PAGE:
With coordination and commitment, coffee cultivation and processing can bring a host of benefits. While some international companies exploit environments with stellar agricultural conditions or inexpensive labor in order to wring out high profits, Mission Upreach is doing the opposite. Its endeavor The Moses Project is proving that international relationships can be used not for profit, but to do good work. They can provide jobs, education and local economic stimulation.
Subida Coffee Co. is a premium coffee brand produced by the Moses Project. It’s a 120-acre commercial farm and educational center. Since many teenage boys do not continue their education due to financial or logistical hurdles, the Moses Project was formed to help the boys learn agriculture. It also creates a foundation of agriculture and food production skills to invigorate the community.
Although many people wish they could visit such a great facility in Honduras, coffee-loving folks who want to support the Moses Project can purchase Subida Coffee in the U.S. It’s shipped to Memphis, Tennessee. There, it’s roasted in small batches before being shipped. It’s specialty-grade coffee. The dark roast has notes of brown sugar and black cherry. The medium has notes of chocolate and sweet citrus.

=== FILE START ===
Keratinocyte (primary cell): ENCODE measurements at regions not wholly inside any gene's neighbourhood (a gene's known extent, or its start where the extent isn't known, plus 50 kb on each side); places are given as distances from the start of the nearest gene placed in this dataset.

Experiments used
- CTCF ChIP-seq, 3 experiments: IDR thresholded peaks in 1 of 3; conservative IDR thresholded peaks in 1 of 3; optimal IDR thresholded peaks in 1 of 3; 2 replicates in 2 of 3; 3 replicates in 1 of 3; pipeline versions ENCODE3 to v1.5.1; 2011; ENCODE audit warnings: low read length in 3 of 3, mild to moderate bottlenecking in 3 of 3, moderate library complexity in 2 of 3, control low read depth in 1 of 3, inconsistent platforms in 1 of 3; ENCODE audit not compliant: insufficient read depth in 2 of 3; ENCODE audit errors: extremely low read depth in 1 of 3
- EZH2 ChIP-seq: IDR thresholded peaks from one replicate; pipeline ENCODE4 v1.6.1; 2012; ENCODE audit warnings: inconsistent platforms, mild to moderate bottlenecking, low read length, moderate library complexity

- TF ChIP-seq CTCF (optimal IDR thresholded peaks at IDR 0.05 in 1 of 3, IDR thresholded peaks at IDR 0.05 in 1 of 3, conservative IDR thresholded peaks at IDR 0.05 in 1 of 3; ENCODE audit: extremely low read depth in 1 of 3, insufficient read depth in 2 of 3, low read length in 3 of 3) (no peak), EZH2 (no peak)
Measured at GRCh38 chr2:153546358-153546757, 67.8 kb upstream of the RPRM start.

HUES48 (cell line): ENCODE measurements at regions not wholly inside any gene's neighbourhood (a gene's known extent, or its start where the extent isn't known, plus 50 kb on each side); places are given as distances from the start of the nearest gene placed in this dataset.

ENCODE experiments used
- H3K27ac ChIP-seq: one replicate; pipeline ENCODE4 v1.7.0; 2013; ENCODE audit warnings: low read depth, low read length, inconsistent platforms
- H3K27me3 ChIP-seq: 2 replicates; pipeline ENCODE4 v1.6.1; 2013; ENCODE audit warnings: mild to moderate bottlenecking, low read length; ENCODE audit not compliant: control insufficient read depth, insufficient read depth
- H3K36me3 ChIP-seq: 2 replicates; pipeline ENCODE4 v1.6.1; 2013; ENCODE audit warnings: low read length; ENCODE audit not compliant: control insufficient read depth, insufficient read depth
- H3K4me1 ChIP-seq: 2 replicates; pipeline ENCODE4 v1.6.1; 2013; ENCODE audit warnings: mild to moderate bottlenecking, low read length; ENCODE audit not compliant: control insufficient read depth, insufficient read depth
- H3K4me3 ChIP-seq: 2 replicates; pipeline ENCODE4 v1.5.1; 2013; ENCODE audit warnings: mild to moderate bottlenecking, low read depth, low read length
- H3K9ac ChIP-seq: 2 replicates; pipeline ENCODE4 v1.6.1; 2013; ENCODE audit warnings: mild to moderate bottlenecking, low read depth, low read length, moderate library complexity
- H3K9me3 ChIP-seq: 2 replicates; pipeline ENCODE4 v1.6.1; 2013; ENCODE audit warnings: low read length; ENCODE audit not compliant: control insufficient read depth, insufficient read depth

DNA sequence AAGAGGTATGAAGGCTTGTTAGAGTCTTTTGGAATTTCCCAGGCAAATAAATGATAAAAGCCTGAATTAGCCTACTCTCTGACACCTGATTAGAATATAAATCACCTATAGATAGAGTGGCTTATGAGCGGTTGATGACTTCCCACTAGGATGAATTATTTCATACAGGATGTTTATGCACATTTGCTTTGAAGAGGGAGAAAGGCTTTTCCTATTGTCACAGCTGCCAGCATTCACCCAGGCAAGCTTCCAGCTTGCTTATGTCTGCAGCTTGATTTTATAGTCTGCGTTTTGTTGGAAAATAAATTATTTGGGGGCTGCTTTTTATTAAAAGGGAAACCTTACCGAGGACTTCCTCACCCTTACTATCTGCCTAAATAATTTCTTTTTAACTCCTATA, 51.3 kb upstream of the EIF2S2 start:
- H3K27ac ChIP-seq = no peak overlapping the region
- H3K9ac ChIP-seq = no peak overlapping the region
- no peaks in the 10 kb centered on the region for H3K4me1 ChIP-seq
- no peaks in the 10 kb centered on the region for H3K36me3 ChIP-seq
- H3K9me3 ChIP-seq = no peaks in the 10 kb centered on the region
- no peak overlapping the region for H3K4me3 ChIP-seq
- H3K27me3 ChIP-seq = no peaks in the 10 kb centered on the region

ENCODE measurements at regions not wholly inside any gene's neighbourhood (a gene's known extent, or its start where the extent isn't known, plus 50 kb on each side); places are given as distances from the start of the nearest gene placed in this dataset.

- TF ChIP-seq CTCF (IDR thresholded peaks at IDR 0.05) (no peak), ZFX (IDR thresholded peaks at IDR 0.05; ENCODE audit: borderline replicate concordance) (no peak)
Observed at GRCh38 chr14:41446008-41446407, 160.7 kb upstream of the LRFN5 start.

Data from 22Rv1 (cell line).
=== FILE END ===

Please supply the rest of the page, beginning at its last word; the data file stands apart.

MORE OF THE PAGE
Great Coffee for an Even Better Cause
While some products that travel internationally to countries like the U.S. donate a portion to charity, the Moses Project does not keep any of the profits. Tasty, single-origin Honduran coffee can be shipped from Memphis to your home. Better yet, taking a step off your to-do list, it can arrive at your door at regular intervals. Each morning, you’ll know that you’ve started your day by supporting a great cause—one with superior flavor, too. Subida takes pride in its ability to bring people together through tasty, well-crafted coffee and in doing great work.